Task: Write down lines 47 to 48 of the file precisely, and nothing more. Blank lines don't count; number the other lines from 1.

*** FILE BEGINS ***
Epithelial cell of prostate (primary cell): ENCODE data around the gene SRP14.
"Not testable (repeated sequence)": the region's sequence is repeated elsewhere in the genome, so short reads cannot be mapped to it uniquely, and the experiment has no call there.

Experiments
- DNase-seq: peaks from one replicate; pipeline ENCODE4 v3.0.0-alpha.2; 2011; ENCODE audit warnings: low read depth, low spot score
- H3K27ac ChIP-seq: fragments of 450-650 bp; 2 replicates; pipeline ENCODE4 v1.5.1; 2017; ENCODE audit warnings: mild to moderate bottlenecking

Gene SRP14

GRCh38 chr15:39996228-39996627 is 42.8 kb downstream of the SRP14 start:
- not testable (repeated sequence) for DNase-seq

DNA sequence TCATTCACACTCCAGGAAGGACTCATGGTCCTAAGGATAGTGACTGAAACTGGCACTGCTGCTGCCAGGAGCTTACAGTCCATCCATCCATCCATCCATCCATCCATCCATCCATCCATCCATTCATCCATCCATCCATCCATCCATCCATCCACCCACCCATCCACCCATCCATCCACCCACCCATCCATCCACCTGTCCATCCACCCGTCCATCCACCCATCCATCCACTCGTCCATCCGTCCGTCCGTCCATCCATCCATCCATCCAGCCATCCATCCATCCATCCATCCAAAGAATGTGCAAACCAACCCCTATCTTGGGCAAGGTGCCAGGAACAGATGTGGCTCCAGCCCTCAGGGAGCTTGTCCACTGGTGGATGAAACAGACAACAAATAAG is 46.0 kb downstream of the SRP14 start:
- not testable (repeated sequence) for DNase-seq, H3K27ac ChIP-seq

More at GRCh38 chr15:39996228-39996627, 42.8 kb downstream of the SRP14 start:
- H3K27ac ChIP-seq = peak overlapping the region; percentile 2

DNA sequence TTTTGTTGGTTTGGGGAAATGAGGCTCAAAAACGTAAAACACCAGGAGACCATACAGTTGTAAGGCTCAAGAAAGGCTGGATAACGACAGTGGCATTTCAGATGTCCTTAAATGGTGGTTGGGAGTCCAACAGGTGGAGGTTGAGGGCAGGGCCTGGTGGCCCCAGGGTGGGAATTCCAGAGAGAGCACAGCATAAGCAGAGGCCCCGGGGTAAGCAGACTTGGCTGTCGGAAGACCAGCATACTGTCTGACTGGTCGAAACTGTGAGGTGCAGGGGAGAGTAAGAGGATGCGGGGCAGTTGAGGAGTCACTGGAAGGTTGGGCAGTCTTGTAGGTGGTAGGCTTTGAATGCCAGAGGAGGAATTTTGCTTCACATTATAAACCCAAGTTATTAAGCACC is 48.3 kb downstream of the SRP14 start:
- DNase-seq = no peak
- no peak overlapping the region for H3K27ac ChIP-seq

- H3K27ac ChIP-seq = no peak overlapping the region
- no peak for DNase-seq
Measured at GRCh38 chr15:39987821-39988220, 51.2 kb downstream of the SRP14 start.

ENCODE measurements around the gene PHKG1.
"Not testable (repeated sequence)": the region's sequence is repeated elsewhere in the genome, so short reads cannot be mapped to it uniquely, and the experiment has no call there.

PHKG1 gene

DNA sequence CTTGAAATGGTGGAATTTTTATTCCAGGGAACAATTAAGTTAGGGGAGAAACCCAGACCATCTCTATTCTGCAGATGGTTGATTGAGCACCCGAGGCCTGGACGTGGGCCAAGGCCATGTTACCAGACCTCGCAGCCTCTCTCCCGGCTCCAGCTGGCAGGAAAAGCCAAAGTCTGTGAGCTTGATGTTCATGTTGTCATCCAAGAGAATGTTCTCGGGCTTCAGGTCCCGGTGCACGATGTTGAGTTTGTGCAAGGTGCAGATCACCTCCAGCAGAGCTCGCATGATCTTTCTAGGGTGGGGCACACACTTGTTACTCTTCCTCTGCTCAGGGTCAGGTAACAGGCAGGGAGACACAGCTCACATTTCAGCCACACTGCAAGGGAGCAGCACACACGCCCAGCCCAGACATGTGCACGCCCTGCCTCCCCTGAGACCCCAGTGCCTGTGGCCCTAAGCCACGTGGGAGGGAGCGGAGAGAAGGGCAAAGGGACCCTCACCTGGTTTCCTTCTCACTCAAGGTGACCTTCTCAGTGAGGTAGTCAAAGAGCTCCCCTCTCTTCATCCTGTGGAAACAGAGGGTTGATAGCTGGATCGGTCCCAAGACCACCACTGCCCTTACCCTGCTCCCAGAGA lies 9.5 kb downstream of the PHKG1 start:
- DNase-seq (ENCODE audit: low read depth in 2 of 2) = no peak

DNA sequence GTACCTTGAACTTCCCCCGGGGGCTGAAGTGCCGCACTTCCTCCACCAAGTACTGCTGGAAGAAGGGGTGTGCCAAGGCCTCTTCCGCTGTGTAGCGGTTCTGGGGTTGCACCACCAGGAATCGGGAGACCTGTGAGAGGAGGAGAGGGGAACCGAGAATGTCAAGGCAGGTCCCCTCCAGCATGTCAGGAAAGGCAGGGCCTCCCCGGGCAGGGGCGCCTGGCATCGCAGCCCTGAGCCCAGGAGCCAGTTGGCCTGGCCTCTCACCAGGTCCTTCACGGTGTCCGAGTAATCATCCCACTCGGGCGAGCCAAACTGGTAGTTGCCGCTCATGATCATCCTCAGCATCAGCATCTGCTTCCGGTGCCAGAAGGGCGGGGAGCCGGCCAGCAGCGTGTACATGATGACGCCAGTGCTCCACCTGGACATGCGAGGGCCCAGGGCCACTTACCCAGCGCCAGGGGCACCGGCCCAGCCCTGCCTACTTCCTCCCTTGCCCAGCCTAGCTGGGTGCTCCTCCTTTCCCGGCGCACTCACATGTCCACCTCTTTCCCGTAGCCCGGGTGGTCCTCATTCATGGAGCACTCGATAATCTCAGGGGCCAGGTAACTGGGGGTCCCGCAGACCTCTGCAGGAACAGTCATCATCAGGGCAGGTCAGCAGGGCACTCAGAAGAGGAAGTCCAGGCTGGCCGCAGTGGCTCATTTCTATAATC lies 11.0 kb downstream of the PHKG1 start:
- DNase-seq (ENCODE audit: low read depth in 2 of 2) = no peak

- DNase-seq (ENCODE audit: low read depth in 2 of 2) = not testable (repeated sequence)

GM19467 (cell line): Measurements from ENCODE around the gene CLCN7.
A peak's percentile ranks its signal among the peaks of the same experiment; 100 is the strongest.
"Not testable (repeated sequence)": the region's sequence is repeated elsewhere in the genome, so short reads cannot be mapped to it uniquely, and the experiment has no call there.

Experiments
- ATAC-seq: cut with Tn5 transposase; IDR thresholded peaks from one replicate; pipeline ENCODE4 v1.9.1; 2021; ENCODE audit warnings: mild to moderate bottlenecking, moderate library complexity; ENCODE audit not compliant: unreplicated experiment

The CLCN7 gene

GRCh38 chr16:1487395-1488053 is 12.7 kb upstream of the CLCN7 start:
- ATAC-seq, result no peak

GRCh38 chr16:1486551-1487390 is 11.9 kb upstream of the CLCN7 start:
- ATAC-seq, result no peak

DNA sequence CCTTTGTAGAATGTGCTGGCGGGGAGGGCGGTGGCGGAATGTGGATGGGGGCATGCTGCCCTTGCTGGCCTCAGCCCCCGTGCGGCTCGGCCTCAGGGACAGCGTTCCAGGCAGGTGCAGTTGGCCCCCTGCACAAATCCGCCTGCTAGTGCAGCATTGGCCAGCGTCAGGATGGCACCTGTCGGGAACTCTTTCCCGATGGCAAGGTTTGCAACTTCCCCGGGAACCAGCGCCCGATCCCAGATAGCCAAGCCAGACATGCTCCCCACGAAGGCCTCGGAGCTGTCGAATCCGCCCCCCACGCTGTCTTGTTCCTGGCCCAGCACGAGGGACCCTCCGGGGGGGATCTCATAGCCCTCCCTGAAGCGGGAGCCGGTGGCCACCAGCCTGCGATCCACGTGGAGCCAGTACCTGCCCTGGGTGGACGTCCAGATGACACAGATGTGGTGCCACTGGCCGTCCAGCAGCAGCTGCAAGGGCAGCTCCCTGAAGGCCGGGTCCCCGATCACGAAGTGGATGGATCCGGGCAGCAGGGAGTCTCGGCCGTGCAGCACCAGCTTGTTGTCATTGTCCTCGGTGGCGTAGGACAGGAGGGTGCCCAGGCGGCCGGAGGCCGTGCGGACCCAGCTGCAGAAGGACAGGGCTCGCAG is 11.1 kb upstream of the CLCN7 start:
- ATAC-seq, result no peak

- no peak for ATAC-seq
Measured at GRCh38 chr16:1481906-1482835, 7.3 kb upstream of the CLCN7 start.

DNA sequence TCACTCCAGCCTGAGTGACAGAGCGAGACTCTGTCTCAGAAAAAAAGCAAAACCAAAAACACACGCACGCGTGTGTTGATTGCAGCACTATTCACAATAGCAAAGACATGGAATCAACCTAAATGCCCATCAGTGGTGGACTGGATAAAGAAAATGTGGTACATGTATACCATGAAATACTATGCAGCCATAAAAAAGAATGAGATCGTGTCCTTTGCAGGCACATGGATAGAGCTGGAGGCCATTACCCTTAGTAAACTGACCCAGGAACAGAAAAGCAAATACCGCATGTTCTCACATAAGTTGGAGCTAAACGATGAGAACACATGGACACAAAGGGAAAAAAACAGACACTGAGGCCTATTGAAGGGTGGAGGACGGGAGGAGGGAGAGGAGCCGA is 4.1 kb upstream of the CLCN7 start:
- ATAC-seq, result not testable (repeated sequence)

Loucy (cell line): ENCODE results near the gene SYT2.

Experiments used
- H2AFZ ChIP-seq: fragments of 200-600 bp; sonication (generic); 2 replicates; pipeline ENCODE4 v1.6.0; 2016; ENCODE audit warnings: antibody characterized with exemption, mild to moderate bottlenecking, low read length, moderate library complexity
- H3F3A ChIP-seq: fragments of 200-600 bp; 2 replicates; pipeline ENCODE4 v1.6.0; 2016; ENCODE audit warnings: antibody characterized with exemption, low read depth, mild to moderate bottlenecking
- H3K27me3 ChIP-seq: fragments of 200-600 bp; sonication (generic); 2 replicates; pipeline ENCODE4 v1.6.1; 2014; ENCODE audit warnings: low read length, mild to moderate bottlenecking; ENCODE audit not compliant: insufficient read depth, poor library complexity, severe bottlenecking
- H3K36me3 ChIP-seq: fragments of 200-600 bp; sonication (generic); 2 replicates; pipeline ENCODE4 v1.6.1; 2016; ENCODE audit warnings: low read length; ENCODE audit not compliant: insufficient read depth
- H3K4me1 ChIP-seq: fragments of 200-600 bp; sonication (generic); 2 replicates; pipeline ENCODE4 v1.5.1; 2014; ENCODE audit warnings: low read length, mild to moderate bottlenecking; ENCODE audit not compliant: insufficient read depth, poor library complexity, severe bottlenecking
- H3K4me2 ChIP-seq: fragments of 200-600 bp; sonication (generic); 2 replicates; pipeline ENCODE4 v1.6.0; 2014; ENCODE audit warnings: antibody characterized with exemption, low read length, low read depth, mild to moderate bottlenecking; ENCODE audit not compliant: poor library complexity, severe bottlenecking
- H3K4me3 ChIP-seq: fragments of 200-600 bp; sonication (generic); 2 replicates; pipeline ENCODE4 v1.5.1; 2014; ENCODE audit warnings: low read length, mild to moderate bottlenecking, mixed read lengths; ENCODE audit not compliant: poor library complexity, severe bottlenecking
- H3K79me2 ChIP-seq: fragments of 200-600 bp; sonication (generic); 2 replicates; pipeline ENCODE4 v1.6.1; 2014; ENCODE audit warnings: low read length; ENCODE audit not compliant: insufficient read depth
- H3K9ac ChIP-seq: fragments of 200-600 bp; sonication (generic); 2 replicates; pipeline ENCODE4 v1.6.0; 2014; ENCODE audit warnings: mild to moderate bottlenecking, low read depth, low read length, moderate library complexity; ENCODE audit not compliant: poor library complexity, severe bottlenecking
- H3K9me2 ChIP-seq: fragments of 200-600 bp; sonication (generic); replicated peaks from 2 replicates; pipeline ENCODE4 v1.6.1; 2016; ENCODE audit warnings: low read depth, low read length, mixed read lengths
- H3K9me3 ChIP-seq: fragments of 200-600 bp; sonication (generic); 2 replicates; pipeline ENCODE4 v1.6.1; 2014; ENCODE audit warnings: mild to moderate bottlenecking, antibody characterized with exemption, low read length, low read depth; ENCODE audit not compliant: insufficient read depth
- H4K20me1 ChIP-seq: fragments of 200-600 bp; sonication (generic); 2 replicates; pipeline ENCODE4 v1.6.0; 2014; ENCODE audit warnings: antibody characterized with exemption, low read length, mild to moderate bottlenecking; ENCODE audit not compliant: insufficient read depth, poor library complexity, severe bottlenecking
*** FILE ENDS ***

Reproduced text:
- H3K27me3 ChIP-seq: fragments of 200-600 bp; sonication (generic); 2 replicates; pipeline ENCODE4 v1.6.1; 2014; ENCODE audit warnings: low read length, mild to moderate bottlenecking; ENCODE audit not compliant: insufficient read depth, poor library complexity, severe bottlenecking
- H3K36me3 ChIP-seq: fragments of 200-600 bp; sonication (generic); 2 replicates; pipeline ENCODE4 v1.6.1; 2016; ENCODE audit warnings: low read length; ENCODE audit not compliant: insufficient read depth